This event will feature the following panelists:
Frank Chapman was wrongfully convicted of murder and armed robbery in 1961 and sentenced to life and 50 years in the Missouri State Prison. His case was taken up by the National Alliance Against Racist and Political Repression (NAARPR) in 1973, and in 1976 he was released. He had been incarcerated for 14 years. In 1983, he was elected executive director of NAARPR. He worked with Charlene Mitchell, who preceded him as executive director of NAARPR, on building an international campaign to free Rev. Ben Chavis and the Wilmington Ten, Joann Little, and others falsely accused and politically persecuted. He was a part of the international campaign to free Nelson Mandela. He has been a part of leading the struggle in Chicago for the past seven years to stop police crimes — especially murder, torture, beatings and racial profiling. He is presently co-chair and educational director of the Chicago Alliance Against Racist and Political Repression.
In addition to being a community organizer, Frank is also a published writer since 1971, when he first published “Pages from the Life of a Black Prisoner” in the Fall 1971 edition of Freedomways magazine. He became a contributing editor of Freedomways magazine in 1981-83.
is a Haitian born Pan-African theorist, campaign strategist, organizer and author. While a student in the Washington, DC area, Max was introduced to Black Nationalist and Pan-Africanist theory. After moving to Miami, Florida in 1991, he began organizing around a broad range of human rights issues impacting low-income Black communities, including Immigrant rights (particularly Haitian immigrants), economic justice, LGBTQ rights, voting rights, particularly for ex-felons and police abuse, among others. In October 2006, Take Back the Land seized control of a vacant lot in the Liberty City section of Miami and built the Umoja Village, a full urban shantytown, addressing the issues of land, self-determination and homelessness in the Black community. In October 2007, Take Back the Land initiated a bold campaign that sparked a national movement: "liberating" vacant government owned and foreclosed homes and moving homeless families into them. Max is an organizer with Pan-African Community Action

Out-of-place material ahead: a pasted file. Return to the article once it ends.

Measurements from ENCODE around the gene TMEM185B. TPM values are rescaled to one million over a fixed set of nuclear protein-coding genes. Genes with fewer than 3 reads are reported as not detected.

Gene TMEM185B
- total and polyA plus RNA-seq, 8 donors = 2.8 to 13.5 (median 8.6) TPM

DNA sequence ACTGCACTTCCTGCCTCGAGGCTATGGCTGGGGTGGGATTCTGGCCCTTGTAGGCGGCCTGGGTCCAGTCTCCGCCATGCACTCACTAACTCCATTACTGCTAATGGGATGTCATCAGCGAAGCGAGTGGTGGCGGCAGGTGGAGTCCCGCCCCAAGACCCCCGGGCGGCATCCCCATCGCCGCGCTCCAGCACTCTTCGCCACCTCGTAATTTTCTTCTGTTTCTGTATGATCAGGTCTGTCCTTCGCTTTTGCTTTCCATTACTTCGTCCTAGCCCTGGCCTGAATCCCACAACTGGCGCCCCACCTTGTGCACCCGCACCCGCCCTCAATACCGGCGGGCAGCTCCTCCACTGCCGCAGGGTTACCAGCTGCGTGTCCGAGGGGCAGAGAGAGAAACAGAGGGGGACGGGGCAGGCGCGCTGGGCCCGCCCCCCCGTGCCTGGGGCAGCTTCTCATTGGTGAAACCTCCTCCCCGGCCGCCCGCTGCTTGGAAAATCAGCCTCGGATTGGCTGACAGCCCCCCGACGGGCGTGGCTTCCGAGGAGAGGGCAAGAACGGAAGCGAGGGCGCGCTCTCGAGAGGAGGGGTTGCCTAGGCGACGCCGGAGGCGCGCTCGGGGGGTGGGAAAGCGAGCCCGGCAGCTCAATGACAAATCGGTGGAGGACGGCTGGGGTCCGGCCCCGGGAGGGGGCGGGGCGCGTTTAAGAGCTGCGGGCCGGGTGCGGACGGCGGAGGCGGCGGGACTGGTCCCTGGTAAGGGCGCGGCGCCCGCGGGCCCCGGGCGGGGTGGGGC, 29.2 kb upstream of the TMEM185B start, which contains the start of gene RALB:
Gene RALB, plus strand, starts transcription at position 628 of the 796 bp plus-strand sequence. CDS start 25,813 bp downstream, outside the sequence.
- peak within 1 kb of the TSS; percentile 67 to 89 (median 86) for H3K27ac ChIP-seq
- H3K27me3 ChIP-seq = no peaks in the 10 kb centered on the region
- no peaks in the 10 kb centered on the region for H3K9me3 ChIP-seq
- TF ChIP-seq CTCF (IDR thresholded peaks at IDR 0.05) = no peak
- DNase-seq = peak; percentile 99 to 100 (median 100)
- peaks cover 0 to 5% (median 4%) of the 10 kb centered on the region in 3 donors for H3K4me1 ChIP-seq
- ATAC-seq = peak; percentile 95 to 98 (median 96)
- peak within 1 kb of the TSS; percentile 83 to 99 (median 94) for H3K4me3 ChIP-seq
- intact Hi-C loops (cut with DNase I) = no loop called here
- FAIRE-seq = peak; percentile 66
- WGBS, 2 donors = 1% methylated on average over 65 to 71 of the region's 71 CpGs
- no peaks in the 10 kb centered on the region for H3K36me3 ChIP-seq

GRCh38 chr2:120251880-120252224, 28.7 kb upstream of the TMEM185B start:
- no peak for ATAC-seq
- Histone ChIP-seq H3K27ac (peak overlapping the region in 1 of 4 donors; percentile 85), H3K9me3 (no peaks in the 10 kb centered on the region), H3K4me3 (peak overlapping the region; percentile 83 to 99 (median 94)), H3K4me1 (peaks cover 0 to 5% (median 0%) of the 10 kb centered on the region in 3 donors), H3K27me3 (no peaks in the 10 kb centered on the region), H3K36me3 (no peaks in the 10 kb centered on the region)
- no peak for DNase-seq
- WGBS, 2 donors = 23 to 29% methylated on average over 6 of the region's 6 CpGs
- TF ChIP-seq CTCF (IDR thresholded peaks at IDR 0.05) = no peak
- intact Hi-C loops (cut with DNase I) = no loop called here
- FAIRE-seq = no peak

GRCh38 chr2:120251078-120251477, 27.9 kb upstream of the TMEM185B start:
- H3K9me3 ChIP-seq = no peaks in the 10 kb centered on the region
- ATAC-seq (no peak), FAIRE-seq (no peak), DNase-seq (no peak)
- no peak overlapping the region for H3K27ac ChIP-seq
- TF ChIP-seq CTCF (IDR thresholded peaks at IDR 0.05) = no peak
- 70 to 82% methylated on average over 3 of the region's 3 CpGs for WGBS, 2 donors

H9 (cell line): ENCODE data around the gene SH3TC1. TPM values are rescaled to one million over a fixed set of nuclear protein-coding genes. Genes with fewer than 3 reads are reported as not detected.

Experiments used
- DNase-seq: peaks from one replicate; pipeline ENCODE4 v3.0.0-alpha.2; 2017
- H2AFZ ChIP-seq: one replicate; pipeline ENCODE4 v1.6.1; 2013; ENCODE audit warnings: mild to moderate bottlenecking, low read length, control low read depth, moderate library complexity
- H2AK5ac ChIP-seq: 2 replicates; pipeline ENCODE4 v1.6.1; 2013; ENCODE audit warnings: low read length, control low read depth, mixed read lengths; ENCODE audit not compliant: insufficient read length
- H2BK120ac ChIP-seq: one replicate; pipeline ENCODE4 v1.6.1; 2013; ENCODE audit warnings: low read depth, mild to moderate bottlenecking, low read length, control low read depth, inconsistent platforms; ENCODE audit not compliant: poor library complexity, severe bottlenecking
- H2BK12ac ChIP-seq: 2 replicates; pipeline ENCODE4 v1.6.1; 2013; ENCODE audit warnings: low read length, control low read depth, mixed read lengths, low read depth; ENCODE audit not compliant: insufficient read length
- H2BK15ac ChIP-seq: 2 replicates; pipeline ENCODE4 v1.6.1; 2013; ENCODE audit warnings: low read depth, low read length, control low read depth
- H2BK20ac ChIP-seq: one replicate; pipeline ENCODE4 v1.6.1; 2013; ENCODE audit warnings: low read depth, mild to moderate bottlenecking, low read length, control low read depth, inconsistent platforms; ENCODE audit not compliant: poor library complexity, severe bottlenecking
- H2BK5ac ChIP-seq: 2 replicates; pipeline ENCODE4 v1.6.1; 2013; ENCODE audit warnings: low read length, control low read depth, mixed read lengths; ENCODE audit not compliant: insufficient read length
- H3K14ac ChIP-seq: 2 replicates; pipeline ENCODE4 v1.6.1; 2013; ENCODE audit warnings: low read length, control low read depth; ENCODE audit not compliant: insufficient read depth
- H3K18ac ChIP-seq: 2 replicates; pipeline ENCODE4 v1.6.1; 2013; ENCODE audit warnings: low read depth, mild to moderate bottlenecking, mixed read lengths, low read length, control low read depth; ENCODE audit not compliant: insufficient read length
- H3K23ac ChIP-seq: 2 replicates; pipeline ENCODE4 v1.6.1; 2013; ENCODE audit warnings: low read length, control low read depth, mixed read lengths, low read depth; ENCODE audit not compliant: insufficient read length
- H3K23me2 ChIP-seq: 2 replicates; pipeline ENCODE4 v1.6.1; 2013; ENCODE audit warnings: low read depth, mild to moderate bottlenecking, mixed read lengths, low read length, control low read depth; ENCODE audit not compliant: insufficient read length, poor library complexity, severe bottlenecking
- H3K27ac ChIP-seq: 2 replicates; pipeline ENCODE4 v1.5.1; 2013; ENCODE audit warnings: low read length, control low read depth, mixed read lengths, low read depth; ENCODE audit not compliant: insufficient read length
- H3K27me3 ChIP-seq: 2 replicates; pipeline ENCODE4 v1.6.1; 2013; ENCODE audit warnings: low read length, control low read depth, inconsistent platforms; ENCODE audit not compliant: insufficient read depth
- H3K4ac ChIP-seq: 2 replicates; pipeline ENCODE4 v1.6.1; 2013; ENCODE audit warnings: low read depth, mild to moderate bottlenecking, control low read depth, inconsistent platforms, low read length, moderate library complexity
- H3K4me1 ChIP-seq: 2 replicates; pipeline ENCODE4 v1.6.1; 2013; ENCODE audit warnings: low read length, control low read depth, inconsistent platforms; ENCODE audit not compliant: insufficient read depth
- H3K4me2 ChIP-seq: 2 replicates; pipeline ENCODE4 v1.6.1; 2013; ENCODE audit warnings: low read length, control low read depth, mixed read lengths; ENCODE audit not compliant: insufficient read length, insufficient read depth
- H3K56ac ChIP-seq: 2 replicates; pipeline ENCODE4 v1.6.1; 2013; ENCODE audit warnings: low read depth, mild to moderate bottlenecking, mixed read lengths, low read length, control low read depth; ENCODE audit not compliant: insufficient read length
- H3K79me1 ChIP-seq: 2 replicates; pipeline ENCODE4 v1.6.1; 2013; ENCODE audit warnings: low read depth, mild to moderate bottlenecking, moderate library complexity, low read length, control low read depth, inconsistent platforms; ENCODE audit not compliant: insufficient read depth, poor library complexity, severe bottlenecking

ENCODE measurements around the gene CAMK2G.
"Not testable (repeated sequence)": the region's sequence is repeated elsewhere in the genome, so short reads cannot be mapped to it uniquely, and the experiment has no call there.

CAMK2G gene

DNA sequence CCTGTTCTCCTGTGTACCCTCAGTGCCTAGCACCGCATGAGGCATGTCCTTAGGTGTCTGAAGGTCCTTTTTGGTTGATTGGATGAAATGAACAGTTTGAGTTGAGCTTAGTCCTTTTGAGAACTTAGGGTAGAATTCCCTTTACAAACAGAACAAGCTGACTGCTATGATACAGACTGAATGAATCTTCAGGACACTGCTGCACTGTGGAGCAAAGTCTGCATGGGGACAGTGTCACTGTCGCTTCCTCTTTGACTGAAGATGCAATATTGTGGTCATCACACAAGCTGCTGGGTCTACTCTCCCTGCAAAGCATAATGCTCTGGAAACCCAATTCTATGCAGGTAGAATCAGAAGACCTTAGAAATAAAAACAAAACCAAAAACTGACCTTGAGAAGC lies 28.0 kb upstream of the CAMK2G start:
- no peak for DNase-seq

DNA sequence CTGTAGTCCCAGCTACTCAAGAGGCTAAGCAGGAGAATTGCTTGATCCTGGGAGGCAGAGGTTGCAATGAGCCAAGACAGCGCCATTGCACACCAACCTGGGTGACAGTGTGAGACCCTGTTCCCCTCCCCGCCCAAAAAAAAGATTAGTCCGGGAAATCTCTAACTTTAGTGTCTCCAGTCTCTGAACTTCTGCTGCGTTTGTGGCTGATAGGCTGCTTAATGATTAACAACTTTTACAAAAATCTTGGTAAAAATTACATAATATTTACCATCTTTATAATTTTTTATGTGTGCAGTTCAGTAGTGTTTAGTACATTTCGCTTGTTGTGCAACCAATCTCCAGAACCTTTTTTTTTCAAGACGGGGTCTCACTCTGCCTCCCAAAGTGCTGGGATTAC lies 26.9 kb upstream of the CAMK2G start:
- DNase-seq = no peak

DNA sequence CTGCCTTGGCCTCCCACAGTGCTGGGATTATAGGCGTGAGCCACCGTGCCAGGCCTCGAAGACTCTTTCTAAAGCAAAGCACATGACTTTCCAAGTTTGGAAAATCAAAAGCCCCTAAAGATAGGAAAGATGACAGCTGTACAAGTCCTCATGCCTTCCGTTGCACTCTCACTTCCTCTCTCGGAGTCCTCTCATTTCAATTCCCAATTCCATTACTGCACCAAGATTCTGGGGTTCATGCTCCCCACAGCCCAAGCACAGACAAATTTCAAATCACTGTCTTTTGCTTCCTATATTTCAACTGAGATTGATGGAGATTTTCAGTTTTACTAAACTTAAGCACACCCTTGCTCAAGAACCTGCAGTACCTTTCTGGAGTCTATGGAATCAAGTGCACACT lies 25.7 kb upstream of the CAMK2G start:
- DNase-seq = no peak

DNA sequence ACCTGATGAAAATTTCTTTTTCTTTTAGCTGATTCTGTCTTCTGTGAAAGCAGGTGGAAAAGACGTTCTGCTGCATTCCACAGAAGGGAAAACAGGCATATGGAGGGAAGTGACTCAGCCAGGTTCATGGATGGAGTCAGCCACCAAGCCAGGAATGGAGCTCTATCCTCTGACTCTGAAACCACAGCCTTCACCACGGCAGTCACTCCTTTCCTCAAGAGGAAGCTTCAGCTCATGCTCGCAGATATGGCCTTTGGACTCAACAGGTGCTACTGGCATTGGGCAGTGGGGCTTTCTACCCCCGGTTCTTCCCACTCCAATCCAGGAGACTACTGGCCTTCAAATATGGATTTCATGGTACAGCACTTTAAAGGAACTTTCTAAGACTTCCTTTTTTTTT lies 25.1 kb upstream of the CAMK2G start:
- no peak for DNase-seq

and travels the country facilitating workshops, engaging in campaign strategy sessions and developing models for community control over land and the human right to housing. Max Rameau continues to develop movement theory and is currently working on a book on Community Control Over Police.
L. Gato Martinez-Bentley is a native Washingtonian who’s an integral part of the revolutionary socialist movement. He’s a proud father of two daughters and two granddaughters. He’s taught locally, as well as internationally, working with children's theater, and professional community collaborations for well over 30 years. He's a rebel with a cause, who believes in and teaches the importance of all history regarding people of color.
He’s a Nubian Warrior / Olmec Spirit. His accomplishments are being a teacher for more than 30 years. As well as being a conductor of a children's choir. He's an accomplished contract negotiator, organizer, and co-founder of the Rosemount Childcare Workers Union and the sole creator of Return To Salt Of The Productions. He’s a passionate believer for people's rights, who began his activist journey at the tender age of 14. He's an accomplished, credited teacher, playwright, producer, director, actor, and social activist. He epitomizes what it means to be a griot, who fully embraces the meaning of keeping an oral history, to educate and entertain with stories, poems, songs, dances, and more.